Deployment Models for a Scalable Log Aggregation Architecture using Loki
Deploy a scalable Loki is not an straightforward task. We already have talked about Loki in previous posts on the site, and it is becoming more and more popular, and usage becomes much more regular each day. That is why I think it makes sense to include another post regarding Loki Architecture.
Loki has several advantages that promote it as a default choice to deploy a Log Aggregation Stack. One of them is its scalability because you can see across different deployment models how many components you like to deploy and their responsibilities. So the target of the topic is to show you how to deploy an scalable Loki solution and this is based on two concepts: components available and how you group them.
So we will start with the different components:
- ingester: responsible for writing log data to long-term storage backends (DynamoDB, S3, Cassandra, etc.) on the write path and returning log data for in-memory queries on the read path.
- distributor: responsible for handling incoming streams by clients. It’s the first step in the write path for log data.
- query-frontend: optional service providing the querier’s API endpoints and can be used to accelerate the read path
- querier: service handles queries using the LogQL query language, fetching logs from the ingesters and long-term storage.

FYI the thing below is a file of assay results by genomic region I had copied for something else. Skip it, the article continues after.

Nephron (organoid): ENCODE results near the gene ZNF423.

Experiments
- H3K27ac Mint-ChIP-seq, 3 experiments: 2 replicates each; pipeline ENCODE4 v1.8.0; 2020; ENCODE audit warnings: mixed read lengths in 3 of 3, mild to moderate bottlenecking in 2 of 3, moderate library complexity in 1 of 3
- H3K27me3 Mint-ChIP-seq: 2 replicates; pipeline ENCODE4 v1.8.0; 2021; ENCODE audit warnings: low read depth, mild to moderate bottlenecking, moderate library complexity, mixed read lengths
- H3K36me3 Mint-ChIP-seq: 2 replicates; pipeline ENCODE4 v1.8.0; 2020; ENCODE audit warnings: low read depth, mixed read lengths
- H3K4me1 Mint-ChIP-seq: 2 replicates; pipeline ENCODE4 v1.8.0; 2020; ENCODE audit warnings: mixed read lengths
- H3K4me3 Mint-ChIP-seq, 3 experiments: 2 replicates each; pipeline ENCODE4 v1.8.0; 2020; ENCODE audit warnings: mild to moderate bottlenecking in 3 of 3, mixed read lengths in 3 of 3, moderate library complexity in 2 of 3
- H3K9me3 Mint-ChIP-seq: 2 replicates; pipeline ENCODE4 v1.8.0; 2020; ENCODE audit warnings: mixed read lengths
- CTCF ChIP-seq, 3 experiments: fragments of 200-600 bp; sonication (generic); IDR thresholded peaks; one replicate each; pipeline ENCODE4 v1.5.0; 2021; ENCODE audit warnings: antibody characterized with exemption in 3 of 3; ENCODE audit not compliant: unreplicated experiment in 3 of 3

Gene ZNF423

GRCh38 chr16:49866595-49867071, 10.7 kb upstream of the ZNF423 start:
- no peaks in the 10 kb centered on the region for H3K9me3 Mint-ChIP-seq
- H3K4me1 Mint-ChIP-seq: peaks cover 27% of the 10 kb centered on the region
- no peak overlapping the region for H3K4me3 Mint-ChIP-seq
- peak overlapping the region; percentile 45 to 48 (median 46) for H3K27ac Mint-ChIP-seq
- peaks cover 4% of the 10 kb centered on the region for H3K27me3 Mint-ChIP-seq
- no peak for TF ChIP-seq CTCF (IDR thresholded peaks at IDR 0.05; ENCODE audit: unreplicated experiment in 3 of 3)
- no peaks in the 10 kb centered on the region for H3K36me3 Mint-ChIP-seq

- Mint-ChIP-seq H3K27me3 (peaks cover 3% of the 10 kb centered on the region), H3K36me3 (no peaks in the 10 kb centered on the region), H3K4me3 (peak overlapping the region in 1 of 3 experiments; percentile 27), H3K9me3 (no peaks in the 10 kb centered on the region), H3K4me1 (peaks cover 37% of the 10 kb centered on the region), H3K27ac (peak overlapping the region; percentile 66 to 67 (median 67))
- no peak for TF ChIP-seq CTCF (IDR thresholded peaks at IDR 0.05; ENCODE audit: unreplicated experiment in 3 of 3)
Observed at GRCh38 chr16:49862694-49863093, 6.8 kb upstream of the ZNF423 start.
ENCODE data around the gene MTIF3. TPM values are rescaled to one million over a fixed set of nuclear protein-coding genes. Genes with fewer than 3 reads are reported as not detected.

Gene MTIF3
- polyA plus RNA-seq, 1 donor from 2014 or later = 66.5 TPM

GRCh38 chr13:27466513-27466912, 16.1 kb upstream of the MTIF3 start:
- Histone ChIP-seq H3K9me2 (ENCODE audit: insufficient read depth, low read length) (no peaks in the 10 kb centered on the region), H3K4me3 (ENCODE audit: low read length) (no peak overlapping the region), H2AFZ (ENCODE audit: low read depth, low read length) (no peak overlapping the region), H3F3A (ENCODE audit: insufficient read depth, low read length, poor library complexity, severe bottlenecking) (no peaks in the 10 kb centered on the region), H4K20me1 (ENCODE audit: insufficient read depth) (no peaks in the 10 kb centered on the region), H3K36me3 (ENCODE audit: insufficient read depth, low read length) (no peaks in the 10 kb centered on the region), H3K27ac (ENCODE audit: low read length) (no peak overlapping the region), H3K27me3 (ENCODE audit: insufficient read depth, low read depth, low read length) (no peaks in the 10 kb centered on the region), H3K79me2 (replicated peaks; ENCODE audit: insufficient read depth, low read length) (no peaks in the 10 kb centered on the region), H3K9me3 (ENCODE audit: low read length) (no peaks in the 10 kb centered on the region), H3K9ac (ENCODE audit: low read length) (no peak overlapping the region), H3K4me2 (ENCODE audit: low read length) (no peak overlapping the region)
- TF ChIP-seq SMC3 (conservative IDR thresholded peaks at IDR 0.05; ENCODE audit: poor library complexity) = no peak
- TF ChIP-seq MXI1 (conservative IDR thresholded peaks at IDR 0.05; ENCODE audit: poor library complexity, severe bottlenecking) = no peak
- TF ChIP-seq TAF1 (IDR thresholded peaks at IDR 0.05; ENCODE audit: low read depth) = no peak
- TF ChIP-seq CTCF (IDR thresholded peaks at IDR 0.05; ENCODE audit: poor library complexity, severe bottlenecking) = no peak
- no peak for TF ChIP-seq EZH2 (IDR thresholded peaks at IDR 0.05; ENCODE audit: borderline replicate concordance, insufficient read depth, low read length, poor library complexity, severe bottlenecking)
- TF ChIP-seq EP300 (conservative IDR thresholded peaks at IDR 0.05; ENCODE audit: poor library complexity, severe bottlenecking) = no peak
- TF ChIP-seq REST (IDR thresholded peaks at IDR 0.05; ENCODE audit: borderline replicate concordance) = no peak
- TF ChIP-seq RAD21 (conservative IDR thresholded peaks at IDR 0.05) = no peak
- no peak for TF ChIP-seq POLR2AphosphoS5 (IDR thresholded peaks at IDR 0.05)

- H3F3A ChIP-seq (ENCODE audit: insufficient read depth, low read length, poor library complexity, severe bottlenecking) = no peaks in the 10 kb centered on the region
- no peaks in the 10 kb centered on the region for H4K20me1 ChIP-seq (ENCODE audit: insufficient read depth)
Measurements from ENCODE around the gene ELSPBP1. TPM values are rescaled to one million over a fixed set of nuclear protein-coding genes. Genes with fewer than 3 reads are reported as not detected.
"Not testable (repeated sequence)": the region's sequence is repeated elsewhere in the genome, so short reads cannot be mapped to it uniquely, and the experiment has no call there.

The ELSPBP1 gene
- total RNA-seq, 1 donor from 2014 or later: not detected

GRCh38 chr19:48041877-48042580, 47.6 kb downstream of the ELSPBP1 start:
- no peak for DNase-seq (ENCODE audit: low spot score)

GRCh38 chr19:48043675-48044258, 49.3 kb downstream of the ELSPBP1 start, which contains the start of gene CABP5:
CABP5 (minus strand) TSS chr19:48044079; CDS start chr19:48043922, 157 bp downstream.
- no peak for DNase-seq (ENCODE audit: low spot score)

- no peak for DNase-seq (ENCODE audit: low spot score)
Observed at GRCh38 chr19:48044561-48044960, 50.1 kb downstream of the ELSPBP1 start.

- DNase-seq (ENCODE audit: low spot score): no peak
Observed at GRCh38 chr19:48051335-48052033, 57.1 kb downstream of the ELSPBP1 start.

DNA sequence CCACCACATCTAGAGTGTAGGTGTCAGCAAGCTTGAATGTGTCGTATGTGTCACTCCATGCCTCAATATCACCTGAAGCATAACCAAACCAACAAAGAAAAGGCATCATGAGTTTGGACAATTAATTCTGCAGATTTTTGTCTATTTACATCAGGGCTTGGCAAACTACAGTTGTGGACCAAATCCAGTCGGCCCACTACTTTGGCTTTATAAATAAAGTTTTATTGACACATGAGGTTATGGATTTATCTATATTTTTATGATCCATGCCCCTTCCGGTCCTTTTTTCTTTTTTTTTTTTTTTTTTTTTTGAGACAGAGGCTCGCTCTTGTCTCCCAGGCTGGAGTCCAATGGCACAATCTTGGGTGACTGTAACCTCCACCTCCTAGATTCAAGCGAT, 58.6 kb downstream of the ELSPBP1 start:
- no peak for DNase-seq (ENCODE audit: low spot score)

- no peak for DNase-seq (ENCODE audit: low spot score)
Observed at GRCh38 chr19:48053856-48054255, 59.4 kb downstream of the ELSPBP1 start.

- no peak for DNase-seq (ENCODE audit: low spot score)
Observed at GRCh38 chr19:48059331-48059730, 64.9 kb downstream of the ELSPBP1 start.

- ruler: responsible for continually evaluating a set of configurable queries and performing an action based on the result.
Then you can join them into different groups, and depending on the size of these groups, you have a different deployment topology, as shown below:
- Monolith: As you can imagine, all components are running together in a single instance. This is the simplest option and is recommended as a 100 GB / day starting point. You can even scale this deployment, but it will scale all components simultaneously, and it should have a shared object state.
- Simple Scalable Deployment Model: This is the second level, and it can scale up at several TB of logs per day. It consists of splitting the components into two different profiles: read and write.
- Microservices: That means that each component will be managed independently, giving you all the power at your hand to scale each of these components alone.
Defining the deployment model of each instance is very easy, and it is based on a single parameter named target. So depending on the value of the target it will follow one of the previous deployment models:
- all (default): It will deploy as in monolith mode.
- write: It will be the write path on the simple scalable deployment model
- read: It will be the reading group on the simple, scalable deployment model
- ingester, distributor, query-frontend, query-scheduler, querier, index-gateway, ruler, compactor: Individual values to deploy a single component for the microservice deployment model.
The target argument will help for an on-premises kind of deployment. Still, if you are using Helm for the installation, Loki already provides different helm charts for the other deployment models:
- Helm Chart for Simple Scalable Model: https://github.com/grafana/helm-charts/tree/main/charts/loki-simple-scalable
- Helm Chart for Microservice Model: https://github.com/grafana/helm-charts/tree/main/charts/loki-distributed
- Helm Chart for Monolith Model: https://github.com/grafana/helm-charts/tree/main/charts/loki
But all those helm charts are based on the same principle commented above on defining the role of each instance using the argument target, as you can see in the picture below: